Archaeological Investigations for the Mother of the Americas Faith Formation Center, San Antonio, Bexar County, Texas
Zapata, José E.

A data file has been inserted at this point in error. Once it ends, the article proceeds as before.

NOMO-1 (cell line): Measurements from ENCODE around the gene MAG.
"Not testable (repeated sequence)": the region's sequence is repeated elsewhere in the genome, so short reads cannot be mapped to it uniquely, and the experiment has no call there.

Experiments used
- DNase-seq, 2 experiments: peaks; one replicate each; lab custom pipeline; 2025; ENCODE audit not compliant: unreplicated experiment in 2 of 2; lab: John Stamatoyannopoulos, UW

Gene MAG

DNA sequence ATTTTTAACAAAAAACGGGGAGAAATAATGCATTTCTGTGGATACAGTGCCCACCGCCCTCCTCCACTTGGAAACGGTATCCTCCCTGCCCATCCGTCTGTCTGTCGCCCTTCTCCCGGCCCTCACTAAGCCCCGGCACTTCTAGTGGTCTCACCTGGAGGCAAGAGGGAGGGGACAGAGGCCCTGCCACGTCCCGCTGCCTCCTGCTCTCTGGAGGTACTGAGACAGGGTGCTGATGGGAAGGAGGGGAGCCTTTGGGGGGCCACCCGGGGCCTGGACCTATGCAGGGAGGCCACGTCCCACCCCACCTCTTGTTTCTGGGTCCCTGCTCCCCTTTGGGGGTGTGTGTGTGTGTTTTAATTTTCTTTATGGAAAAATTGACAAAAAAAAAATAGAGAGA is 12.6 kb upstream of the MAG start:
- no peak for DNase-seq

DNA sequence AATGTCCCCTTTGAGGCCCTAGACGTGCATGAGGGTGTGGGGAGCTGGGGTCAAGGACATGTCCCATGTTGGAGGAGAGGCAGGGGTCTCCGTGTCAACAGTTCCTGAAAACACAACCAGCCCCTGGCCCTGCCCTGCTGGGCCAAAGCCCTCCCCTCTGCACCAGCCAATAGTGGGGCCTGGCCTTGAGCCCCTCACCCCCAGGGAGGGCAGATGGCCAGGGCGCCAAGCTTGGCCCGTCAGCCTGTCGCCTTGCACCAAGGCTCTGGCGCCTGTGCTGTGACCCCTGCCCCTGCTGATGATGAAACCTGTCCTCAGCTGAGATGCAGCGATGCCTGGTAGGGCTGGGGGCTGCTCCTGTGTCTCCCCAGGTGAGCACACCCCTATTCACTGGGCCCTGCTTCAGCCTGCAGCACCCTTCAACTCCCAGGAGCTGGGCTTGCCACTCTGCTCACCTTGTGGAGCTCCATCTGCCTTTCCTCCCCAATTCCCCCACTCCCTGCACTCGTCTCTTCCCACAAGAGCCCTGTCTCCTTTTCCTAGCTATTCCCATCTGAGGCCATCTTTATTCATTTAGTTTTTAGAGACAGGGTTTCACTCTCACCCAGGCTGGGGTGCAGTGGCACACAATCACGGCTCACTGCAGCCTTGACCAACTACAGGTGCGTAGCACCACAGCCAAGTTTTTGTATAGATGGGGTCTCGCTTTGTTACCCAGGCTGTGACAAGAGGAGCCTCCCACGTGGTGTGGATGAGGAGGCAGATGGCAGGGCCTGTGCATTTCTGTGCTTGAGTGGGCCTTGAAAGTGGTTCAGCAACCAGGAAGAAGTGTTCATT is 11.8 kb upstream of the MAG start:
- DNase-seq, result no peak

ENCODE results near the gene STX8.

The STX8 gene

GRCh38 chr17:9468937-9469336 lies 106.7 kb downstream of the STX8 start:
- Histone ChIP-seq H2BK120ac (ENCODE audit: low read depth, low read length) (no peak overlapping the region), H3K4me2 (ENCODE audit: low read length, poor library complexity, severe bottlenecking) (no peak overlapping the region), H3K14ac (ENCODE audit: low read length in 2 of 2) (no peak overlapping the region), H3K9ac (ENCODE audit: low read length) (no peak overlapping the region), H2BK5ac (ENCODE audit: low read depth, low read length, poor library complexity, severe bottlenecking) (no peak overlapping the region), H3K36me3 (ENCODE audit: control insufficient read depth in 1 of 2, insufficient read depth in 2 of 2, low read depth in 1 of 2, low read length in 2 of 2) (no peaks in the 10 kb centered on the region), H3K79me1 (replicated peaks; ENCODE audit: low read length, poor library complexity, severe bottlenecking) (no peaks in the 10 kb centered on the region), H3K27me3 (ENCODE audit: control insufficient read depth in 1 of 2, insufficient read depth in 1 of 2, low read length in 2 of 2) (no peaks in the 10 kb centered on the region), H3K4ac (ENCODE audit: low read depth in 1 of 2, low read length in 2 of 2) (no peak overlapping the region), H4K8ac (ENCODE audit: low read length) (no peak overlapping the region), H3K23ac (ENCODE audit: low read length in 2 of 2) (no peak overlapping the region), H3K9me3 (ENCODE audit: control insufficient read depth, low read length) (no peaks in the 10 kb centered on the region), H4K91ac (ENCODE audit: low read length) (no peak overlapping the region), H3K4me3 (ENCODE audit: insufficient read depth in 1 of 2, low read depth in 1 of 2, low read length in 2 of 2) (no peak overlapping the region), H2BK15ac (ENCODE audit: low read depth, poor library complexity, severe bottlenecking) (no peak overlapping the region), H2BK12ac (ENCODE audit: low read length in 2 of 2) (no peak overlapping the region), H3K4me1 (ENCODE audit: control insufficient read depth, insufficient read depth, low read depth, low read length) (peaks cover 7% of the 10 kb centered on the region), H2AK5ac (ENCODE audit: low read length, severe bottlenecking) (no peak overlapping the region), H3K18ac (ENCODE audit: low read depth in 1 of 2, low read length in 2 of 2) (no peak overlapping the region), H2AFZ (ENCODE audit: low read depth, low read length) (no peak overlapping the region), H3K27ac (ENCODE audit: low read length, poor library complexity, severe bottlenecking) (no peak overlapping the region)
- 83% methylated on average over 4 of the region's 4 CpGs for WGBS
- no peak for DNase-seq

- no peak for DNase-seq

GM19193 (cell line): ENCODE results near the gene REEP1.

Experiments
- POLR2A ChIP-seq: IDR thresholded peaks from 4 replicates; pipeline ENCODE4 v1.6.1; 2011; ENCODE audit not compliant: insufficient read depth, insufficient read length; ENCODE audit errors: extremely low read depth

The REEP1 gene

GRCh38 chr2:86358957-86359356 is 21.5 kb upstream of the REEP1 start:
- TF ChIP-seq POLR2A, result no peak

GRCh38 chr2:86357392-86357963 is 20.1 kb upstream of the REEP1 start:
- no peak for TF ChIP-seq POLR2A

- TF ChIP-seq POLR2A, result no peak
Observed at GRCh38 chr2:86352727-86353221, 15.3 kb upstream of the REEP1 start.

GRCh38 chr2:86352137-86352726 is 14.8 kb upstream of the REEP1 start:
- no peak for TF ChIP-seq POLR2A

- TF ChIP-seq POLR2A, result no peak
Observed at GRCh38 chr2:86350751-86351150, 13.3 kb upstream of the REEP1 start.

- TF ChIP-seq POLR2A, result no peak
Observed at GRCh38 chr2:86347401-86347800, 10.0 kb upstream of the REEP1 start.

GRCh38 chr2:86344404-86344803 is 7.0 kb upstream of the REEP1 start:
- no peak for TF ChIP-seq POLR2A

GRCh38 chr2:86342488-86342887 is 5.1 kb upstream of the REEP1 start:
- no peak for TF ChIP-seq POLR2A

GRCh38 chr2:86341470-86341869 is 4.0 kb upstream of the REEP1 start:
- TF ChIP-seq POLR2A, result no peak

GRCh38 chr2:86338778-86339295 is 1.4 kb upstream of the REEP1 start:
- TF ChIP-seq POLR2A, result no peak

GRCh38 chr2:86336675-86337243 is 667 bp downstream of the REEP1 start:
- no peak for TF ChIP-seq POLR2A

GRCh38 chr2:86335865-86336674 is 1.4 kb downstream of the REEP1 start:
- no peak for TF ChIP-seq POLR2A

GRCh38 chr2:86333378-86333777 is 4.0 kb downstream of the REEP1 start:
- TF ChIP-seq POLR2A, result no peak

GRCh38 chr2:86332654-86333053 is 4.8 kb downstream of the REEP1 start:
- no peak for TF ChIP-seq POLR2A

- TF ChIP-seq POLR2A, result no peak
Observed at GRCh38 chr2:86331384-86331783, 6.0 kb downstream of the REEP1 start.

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The Center for Archaeological Research (CAR) at The University of Texas at San Antonio (UTSA), in response to a request from the Archdiocese of San Antonio, conducted archaeological testing and monitoring for construction activities associated with the Mother of the Americas Faith Formation Center. Archaeological fieldwork was completed between June 2016 and April 2017. The Area of Potential Effect (APE) was adjacent to St. Joseph Catholic Church and Rectory in downtown San Antonio, Bexar County, Texas. The St. Joseph Catholic Church is a Recorded Texas Historical Landmark and a contributing building to the Alamo Plaza National Register District. The property is traversed by the Acequia Madre de Valero (41BX8), within a River Improvement Overlay District, is reported as the possible site of the Battle of the Alamo funeral pyres, is reported as one of the possible sites of the second location of Mission San Antonio de Valero, the Alamo (41BX6), and is adjacent to the historic Alameda (East Commerce Street). The APE included 0.185 acres of existing parking lot adjacent to the east of St. Joseph Catholic Church. The Archdiocese of San Antonio planned to construct the two-story Mother of the Americas Faith Formation Center in place of the parking lot. These improvements required below-grade excavations of between 3 and 14 ft. and excavations for foundation piers to depths of 30 and 36 ft. below the grade. The City of San Antonio’s (COSA) Office of Historic Preservation (OHP) Historic and Design Review Commission required archaeological investigations under the Unified Development Code, Chapter 35, for the Mother of the Americas Faith Formation Center Project. The project was on private property and did not receive or use any Federal or State funding; therefore, it did not fall under the Antiquities Code of Texas or require regulatory review by the Texas Historical Commission (THC). José Zapata was the Project Archaeologist, and Dr. Paul Shawn Marceaux served as Principal Investigator. There was no evidence of the Battle of the Alamo funeral pyres or the second location of Mission San Antonio de Valero, (the Alamo), but testing and monitoring resulted in locating a large intact section of the Acequia Madre de Valero (41BX8). For over 100 years, the acequia in this location had been forgotten, as it lay beneath a thin layer of road base and asphalt. Once exposed, a 23-ft. section of the acequia was thoroughly documented and studied before the majority of the feature was preserved and protected. A layer of commercial-grade landscape cloth and sand were laid down to protect the extant sections of acequia before it was backfilled. A 14-ft. section of the acequia’s east wall was removed to accommodate a new pier and beam foundation associated with new development on the property. In addition to architectural features associated with the Acequia Madre de Valero (41BX8), a total of 11,890 artifacts were recovered during the investigation. Of these artifacts, more than 95 percent were recovered from sediments inside the Acequia Madre de Valero (41BX8) associated with drainage settling. These sediments represent residuals left over after the very last channel-cleaning event. Based primarily on an analysis of the ceramics and personal items recovered from Area A (within the acequia channel), the artifacts date primarily to the mid-to-late nineteenth century. This date corresponds with historical data documenting the close of the acequia. The CAR recommends that the extant portions of the acequia be preserved and protected from future site development and recommends no additional archaeology at this time. CAR also recommends this segment of the Acequia Madre de Valero (41BX8) is eligible for listing on the National Register of Historic Places (NRHP) and designation as a State Antiquities Landmark (SAL). In accordance with the Scope of Work for this project, all field notes, analytical notes, photographs, and other project-related documents, along with a copy of the final report, will be curated at CAR. After quantification and completion of analysis, artifacts possessing little scientific value will be discarded. Classes of artifacts specific to this project will likely include glass, metal, and modern material. All other collected artifacts will be retained by the owner and held at CAR under a held-in-trust agreement.
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